On September 16th 1859, the eminent German Biblical Theologist K. Tischendorf, under the auspices of the Russian ambassador to the High Porte, prince A. Lobanov (Egypt was part of the Ottoman Empire at the time), received the main body of the Codex Sinaiticus of the Holy Bible on loan from Sinai Monastery, in order to take it to Russia, where it would be published, and accordingly signed the relevant affidavit. The ambassador himself had already vouched for the loan terms in a personal Letter of Guarantee to the
Monastery on 10/09/1859; these terms were accepted by the Holy Synaxis of the Fathers of the Sinai Brotherhood in an official act on 16/09/1859 [see. pp.58-59]. The publication would be dedicated to Tsar Alexander II and the manuscript was to be returned to the monastery, which explicitly was to remain its rightful owner during the whole process.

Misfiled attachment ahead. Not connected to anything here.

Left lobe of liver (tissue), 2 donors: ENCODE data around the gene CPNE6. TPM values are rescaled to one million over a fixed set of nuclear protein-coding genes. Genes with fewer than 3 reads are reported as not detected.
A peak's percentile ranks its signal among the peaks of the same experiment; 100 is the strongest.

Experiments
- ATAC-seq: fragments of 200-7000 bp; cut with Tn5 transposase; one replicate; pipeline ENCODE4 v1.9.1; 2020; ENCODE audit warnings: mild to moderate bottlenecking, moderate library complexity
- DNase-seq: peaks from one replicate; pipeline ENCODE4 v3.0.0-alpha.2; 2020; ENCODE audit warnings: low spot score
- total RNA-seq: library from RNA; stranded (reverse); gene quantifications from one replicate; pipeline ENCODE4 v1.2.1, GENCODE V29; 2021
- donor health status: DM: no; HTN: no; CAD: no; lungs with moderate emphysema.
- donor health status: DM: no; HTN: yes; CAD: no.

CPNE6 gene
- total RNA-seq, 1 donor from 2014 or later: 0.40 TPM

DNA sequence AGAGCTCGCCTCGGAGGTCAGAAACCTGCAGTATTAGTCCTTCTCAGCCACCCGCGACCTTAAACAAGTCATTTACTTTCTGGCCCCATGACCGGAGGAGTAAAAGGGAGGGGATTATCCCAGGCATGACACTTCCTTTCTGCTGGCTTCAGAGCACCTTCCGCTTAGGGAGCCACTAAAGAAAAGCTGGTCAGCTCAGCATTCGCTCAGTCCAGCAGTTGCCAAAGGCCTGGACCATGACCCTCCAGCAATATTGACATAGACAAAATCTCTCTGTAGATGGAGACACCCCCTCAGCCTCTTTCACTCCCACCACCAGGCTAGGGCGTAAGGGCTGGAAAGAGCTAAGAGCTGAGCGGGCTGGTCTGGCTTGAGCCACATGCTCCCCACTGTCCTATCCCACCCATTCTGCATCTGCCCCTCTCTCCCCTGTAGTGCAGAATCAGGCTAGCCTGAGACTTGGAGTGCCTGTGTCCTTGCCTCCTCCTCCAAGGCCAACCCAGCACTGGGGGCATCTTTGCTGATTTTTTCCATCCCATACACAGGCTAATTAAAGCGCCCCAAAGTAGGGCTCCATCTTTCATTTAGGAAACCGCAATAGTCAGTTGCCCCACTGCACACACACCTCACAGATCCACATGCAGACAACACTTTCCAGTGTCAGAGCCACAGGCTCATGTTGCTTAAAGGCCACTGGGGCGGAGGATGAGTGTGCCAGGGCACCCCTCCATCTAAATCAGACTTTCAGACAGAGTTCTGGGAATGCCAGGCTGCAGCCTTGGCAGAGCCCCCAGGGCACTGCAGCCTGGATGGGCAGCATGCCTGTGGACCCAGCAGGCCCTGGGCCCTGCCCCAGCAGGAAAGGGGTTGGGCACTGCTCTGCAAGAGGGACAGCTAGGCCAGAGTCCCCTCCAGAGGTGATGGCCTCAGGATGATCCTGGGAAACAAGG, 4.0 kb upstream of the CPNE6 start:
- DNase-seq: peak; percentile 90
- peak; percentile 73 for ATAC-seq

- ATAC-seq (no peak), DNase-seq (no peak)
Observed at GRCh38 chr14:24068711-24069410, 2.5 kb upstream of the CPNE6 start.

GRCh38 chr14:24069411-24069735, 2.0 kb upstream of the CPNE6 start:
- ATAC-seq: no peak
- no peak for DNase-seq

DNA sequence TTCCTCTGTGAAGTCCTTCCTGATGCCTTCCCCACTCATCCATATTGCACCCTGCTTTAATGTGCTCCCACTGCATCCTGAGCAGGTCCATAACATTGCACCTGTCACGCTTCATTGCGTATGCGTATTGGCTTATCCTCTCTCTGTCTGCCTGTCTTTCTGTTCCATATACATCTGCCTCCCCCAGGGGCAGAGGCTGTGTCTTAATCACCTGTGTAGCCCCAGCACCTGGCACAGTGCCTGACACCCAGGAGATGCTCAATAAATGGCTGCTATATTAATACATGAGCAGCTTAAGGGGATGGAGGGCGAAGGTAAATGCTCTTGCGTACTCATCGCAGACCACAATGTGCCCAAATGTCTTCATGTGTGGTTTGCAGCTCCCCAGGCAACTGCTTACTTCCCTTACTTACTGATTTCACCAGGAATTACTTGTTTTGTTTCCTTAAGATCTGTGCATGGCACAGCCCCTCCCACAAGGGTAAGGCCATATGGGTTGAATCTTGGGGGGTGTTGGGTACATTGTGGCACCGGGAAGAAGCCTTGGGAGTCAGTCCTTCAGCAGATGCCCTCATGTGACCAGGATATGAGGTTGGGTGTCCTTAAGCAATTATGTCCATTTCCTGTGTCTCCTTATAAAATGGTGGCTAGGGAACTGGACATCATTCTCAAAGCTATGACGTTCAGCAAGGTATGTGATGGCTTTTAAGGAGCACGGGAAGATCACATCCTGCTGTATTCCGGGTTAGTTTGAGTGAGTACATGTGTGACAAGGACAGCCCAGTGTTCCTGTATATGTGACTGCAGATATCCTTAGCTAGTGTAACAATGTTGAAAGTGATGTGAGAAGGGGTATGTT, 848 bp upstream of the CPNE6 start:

Since the Codex remained in St. Petersburg after its publication in 1862, the new Russian ambassador to Constantinople N. Ignatiev was asked to handle the case from now on; he duly pressured the Ottoman Auhorities to refuse to recognize the new Archbishop of Sinai Callistratus, and also withheld all monastery revenues from Russia, demanding that it must officially donate the Codex to the Tsar. The confidential, unofficial correspondence between the two sides reveals the struggle of the monastery Brotherhood to avoid submitting to this diplomatic coercion, despite the ensuing, three-year-long financial and administrative impoverishment of the monastery. A sort of compromise was prescribed after the intervention of Ignatiev himself in Egypt in 1869. Hence, the Codex remained in Russia, and in 1933 was sold by the Soviet Government to the British Museum.